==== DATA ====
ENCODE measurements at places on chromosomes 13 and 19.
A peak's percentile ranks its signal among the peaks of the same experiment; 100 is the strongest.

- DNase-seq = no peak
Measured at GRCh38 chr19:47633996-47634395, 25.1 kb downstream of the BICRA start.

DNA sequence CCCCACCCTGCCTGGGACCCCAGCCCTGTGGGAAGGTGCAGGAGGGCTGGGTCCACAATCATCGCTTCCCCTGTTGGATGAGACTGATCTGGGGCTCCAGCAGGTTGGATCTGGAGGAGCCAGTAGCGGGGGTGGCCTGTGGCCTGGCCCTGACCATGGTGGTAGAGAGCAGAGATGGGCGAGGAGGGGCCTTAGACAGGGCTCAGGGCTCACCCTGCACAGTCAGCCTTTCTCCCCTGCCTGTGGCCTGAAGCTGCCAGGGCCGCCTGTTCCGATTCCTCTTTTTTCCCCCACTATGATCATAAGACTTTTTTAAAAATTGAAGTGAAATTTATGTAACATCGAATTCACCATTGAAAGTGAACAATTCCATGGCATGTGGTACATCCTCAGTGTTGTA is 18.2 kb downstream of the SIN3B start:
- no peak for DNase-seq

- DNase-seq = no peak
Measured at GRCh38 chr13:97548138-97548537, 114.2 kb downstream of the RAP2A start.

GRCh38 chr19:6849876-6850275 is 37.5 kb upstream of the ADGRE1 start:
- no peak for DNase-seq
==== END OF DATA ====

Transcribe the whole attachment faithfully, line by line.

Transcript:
ENCODE measurements at places on chromosomes 13 and 19.
A peak's percentile ranks its signal among the peaks of the same experiment; 100 is the strongest.

- DNase-seq = no peak
Measured at GRCh38 chr19:47633996-47634395, 25.1 kb downstream of the BICRA start.

DNA sequence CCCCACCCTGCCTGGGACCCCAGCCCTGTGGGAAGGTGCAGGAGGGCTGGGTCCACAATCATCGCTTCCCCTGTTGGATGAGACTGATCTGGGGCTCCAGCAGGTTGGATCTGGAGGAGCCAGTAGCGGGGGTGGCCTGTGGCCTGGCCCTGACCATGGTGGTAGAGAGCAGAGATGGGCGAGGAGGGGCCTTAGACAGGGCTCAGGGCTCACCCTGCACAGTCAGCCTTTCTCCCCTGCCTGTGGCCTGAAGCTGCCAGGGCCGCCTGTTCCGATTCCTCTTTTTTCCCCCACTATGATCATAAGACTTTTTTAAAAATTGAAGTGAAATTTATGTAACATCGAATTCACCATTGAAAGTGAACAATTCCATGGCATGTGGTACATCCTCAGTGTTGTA is 18.2 kb downstream of the SIN3B start:
- no peak for DNase-seq

- DNase-seq = no peak
Measured at GRCh38 chr13:97548138-97548537, 114.2 kb downstream of the RAP2A start.

GRCh38 chr19:6849876-6850275 is 37.5 kb upstream of the ADGRE1 start:
- no peak for DNase-seq